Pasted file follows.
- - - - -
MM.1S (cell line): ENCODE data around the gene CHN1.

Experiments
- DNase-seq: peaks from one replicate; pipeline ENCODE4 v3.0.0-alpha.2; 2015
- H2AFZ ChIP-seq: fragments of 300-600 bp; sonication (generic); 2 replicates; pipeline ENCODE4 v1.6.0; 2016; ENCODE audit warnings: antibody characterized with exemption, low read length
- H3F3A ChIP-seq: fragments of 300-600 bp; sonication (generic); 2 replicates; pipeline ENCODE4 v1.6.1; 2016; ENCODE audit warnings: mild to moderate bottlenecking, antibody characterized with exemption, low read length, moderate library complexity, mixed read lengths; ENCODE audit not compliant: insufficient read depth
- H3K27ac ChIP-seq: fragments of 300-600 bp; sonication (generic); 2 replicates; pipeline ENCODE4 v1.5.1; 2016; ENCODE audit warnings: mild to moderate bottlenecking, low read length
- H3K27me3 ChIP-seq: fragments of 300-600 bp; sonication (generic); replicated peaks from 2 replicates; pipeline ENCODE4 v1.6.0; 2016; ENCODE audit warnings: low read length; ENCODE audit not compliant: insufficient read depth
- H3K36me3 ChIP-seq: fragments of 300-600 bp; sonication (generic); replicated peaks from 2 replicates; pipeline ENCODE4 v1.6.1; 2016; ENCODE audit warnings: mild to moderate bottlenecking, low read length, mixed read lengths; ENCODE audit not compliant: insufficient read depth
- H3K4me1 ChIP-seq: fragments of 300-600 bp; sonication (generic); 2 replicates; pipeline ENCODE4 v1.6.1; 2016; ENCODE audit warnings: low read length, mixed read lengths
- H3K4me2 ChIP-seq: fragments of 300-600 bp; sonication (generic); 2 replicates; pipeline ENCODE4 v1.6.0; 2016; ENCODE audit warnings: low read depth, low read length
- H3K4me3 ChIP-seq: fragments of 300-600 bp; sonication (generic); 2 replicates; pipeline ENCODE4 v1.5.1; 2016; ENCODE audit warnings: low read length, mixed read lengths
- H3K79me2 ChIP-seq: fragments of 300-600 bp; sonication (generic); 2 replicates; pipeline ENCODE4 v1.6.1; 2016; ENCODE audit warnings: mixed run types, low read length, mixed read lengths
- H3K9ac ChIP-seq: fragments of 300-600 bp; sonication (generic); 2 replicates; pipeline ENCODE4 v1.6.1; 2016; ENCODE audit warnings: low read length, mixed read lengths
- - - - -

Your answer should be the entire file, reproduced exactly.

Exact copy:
MM.1S (cell line): ENCODE data around the gene CHN1.

Experiments
- DNase-seq: peaks from one replicate; pipeline ENCODE4 v3.0.0-alpha.2; 2015
- H2AFZ ChIP-seq: fragments of 300-600 bp; sonication (generic); 2 replicates; pipeline ENCODE4 v1.6.0; 2016; ENCODE audit warnings: antibody characterized with exemption, low read length
- H3F3A ChIP-seq: fragments of 300-600 bp; sonication (generic); 2 replicates; pipeline ENCODE4 v1.6.1; 2016; ENCODE audit warnings: mild to moderate bottlenecking, antibody characterized with exemption, low read length, moderate library complexity, mixed read lengths; ENCODE audit not compliant: insufficient read depth
- H3K27ac ChIP-seq: fragments of 300-600 bp; sonication (generic); 2 replicates; pipeline ENCODE4 v1.5.1; 2016; ENCODE audit warnings: mild to moderate bottlenecking, low read length
- H3K27me3 ChIP-seq: fragments of 300-600 bp; sonication (generic); replicated peaks from 2 replicates; pipeline ENCODE4 v1.6.0; 2016; ENCODE audit warnings: low read length; ENCODE audit not compliant: insufficient read depth
- H3K36me3 ChIP-seq: fragments of 300-600 bp; sonication (generic); replicated peaks from 2 replicates; pipeline ENCODE4 v1.6.1; 2016; ENCODE audit warnings: mild to moderate bottlenecking, low read length, mixed read lengths; ENCODE audit not compliant: insufficient read depth
- H3K4me1 ChIP-seq: fragments of 300-600 bp; sonication (generic); 2 replicates; pipeline ENCODE4 v1.6.1; 2016; ENCODE audit warnings: low read length, mixed read lengths
- H3K4me2 ChIP-seq: fragments of 300-600 bp; sonication (generic); 2 replicates; pipeline ENCODE4 v1.6.0; 2016; ENCODE audit warnings: low read depth, low read length
- H3K4me3 ChIP-seq: fragments of 300-600 bp; sonication (generic); 2 replicates; pipeline ENCODE4 v1.5.1; 2016; ENCODE audit warnings: low read length, mixed read lengths
- H3K79me2 ChIP-seq: fragments of 300-600 bp; sonication (generic); 2 replicates; pipeline ENCODE4 v1.6.1; 2016; ENCODE audit warnings: mixed run types, low read length, mixed read lengths
- H3K9ac ChIP-seq: fragments of 300-600 bp; sonication (generic); 2 replicates; pipeline ENCODE4 v1.6.1; 2016; ENCODE audit warnings: low read length, mixed read lengths